Brian Holmes on Thu, 22 Nov 2001 09:21:31 +0100 (CET)

[Date Prev] [Date Next] [Thread Prev] [Thread Next] [Date Index] [Thread Index]

<nettime> Habermas on Faith, Knowledge and 9-11

Wolfgang Sueztl writes:

"Now if the legitimacy of violence is linked to the universality of human
rights, as was the case in the NATO bombings [of Serbia]... then all those
who stand up against this violence stand 'against themselves' and run the
risk of ending up as weird marginal figures engaged in a monologue."

This is a good statement of the double-bind that increasingly is imposed on
those who attempt to criticize the international alliance system that has
arisen after 1989.

Another way to reveal how this double bind works is to ask: Can the
existence and maturity of a so-called global civil society only be proven
by universal support of the policies endorsed by the global alliance of
democratically elected leaders?

With each new war, with each new global economic treaty, an onslaught of
voices from what was formerly recognized as the oppositional left requires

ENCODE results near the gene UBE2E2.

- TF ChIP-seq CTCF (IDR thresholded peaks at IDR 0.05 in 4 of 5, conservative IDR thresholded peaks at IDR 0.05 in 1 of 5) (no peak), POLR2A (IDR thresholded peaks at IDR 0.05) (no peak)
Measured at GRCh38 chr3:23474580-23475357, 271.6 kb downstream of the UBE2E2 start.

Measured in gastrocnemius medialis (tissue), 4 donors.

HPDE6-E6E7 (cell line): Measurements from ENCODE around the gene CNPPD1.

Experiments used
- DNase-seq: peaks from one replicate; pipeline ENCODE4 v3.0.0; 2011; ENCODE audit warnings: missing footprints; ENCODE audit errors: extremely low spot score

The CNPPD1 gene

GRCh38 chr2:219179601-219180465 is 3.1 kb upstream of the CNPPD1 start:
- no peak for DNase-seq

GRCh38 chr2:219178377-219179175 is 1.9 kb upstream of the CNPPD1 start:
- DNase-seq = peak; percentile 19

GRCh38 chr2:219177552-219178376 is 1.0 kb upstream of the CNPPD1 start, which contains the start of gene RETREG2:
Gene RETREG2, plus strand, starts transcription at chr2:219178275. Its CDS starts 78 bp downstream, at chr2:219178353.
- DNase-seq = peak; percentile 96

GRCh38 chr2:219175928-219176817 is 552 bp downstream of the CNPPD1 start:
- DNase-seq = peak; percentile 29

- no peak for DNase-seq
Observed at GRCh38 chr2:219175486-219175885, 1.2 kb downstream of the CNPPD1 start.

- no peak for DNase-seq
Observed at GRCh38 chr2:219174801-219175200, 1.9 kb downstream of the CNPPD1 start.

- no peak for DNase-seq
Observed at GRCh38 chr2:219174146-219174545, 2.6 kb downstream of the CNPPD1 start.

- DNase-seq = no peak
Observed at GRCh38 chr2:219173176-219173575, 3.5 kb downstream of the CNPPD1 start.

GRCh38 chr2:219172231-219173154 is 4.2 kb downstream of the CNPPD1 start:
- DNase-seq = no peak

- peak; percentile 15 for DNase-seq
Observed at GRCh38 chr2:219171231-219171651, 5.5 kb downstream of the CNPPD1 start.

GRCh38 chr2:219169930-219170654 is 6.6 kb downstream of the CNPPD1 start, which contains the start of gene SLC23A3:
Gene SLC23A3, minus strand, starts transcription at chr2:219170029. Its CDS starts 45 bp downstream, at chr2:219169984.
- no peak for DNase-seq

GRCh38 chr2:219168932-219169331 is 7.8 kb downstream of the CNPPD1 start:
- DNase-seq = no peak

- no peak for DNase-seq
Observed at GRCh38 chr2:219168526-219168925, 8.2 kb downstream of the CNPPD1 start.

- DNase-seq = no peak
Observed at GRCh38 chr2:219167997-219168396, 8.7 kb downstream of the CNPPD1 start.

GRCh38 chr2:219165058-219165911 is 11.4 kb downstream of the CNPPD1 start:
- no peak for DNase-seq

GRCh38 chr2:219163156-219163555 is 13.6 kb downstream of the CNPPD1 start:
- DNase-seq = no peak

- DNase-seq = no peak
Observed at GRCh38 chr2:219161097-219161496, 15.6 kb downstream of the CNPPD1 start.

everyone to answer yes. This attempt to silence critique is taken by many
of those who continue trying to forge a critical position as being proof
that "global civil society" is an ideological construction - a mirror the
globalizing state holds up to itself.

There are then only two alternatives, for those who continue to situate
themselves in opposition. Either find a politically viable replacement for
the concept of "global civil society" (with its key reference to universal
human rights). Or find the political strength to insist on a definition of
global civil society precisely by its capacity to seriously and
legitimately critique the dominant judgment (and its technical

I am very curious to know which option Wolfgang Suetzl chooses, and why.
And by the way, there is no hostility whatsoever implied in this question.
It is a genuine question, which has everything to do with what used to be
called "socialist strategy."

Brian Holmes

#  distributed via <nettime>: no commercial use without permission
#  <nettime> is a moderated mailing list for net criticism,
#  collaborative text filtering and cultural politics of the nets
#  more info: and "info nettime-l" in the msg body
#  archive: contact: